When you lose part of your body to amputation, it can be a long road to recovery, both physically and mentally. On top of the time spent healing from the surgery, going through physical therapy, and adapting to the use of a prosthetic limb, there is also a loss that needs to be grieved and a new way of life that needs to be adopted. Part of this new life is wrestling with how your amputation will impact your mobility and independence. Once daily tasks such as driving become difficult or seemingly impossible, and you may be tempted to give up. But don’t throw away the keys yet, there’s good news. In most cases, with rehab, training, and possibly some adaptive driving devices, you can get back behind the wheel and continue living your life in freedom.
Regardless of which limbs are affected or how much of the limb has been removed, it can be possible to make a full return to driving in most cases with the right combination of time, rehab, and adaptive devices. Some leg amputees may be able to continue or relearn how to operate the gas, brakes and clutch with their good leg or with their prosthetic. Others may require special adaptive devices such as hand controls.
Some amputees may find that their prosthetics are helpful when it comes to driving, but others may find them clumsy, awkward, and in the way, and may choose to remove them in order to operate vehicle controls.
Arm amputees may likewise be able to continue or relearn how to drive with their prosthesis, or they may need special adaptive devices to operate the steering wheel, horn, signals, and other controls.
Joan Cramer, CDRS, reviews the opportunities for driving after a limb amputation in this video.
Make sure you take the time to adequately recover before you take on driving again. Eat well and get plenty of sleep so your body can heal. You may feel like rushing back in to resume normal life as quickly as possible, but if you do not give your body the time it needs to recover, you put yourself at risk for further injury, and you may also jeopardize the safety of others on the road.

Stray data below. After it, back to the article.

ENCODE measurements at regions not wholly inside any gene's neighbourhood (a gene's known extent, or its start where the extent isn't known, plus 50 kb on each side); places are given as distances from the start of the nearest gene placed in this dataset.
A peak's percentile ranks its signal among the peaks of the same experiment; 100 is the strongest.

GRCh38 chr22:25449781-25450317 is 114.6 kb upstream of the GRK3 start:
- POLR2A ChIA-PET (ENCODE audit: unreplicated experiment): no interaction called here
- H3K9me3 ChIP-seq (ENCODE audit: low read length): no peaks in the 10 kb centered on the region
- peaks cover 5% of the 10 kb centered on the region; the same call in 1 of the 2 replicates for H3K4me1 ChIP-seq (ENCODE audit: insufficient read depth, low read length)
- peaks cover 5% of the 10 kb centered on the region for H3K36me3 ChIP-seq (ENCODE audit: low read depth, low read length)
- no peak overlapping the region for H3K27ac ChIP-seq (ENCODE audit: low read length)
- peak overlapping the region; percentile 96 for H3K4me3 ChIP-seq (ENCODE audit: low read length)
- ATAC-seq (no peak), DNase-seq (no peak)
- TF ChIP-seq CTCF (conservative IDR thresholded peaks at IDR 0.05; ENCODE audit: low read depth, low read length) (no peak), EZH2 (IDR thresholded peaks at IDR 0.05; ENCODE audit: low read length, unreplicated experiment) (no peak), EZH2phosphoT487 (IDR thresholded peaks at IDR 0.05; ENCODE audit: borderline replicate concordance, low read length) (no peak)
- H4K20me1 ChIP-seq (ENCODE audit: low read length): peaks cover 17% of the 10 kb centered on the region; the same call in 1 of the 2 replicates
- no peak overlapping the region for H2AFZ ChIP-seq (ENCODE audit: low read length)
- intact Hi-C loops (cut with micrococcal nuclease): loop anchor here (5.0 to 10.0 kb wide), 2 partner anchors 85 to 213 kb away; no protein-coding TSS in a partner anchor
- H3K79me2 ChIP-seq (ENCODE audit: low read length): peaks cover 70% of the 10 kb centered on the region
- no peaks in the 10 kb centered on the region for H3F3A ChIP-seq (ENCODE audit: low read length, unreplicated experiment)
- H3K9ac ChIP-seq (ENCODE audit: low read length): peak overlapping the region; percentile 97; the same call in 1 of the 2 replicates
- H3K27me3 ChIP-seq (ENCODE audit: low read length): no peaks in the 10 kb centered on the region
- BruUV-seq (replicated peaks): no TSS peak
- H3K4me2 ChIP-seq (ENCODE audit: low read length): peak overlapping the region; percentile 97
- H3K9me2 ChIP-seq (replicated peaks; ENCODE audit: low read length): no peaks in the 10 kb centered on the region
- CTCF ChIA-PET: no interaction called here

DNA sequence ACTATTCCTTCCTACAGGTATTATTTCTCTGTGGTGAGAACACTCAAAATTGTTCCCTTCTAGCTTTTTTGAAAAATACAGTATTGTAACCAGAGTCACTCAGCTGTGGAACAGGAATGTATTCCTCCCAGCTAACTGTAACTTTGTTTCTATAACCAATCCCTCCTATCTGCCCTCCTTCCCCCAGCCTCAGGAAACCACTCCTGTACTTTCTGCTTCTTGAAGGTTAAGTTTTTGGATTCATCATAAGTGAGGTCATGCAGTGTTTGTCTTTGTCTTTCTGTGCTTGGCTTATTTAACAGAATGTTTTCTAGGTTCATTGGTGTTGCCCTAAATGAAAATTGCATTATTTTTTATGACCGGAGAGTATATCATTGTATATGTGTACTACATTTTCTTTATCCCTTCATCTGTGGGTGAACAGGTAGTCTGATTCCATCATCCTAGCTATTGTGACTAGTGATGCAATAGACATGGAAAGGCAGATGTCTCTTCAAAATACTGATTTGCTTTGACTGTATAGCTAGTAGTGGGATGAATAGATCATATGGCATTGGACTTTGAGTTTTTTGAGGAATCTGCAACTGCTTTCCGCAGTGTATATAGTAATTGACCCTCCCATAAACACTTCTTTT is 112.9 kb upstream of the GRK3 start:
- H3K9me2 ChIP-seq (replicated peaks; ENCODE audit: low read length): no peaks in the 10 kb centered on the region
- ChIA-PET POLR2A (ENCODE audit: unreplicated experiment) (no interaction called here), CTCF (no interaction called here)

It is very important that you follow the advice of your physician and physical therapist. Discuss with them your goals for driving and ask them to teach you exercises that can improve your strength, flexibility, coordination, and overall functionality. This allows you to maximize your physical ability to operate a vehicle again. The exact therapy activities you do will depend largely on the type and severity of your amputation.
There are no laws in Connecticut that specify that a driver must stop driving if they have an amputation. That being said, it is important for you to talk to your physician and physical therapist about what you will need to do to return to driving. There will be a period of time immediately following the amputation where driving is not possible. Ask your physician to help you create a transportation plan to help you get around until you are ready to return to driving.
It is important that you ask your doctor to refer you to a Certified Driver Rehab Specialist (CDRS) who can evaluate you and help you determine if you are able to get back behind the wheel, and if so, what needs to happen to make that possible. Our CDRS will make recommendations to your physician based on their findings and prescribe you a course of action to get back on the road or to set up a long-term transportation plan. If you require special adaptive equipment to operate your vehicle, you will need to reapply for a driver’s license with the DMV and pass a driving test with your new equipment.
At Next Street, we come to you. When possible, we meet with you in the comfort of your own home and carry out an assessment of your abilities. All you need to do to prepare is to get a good night’s sleep and eat normal meals so you have the strength and energy to get through the visit, which can take up to two hours. Don’t worry about needing to memorize anything, this isn’t a test of your knowledge, it is an assessment of your motor skills and your cognitive and visual abilities.
During your appointment with our CDRS, we check your range of motion, flexibility, strength, and coordination to see if you can handle operating a vehicle. We test your vision, reflexes, and judgment skills. We also take the time to evaluate you for adaptive devices to see which equipment would work best for you.
Depending on how this first appointment goes, we will schedule you for a behind-the-wheel evaluation at a later date. This is where we will spend time determining the adaptive equipment you will need, if any, and help you understand how to operate a motor vehicle under your new circumstances.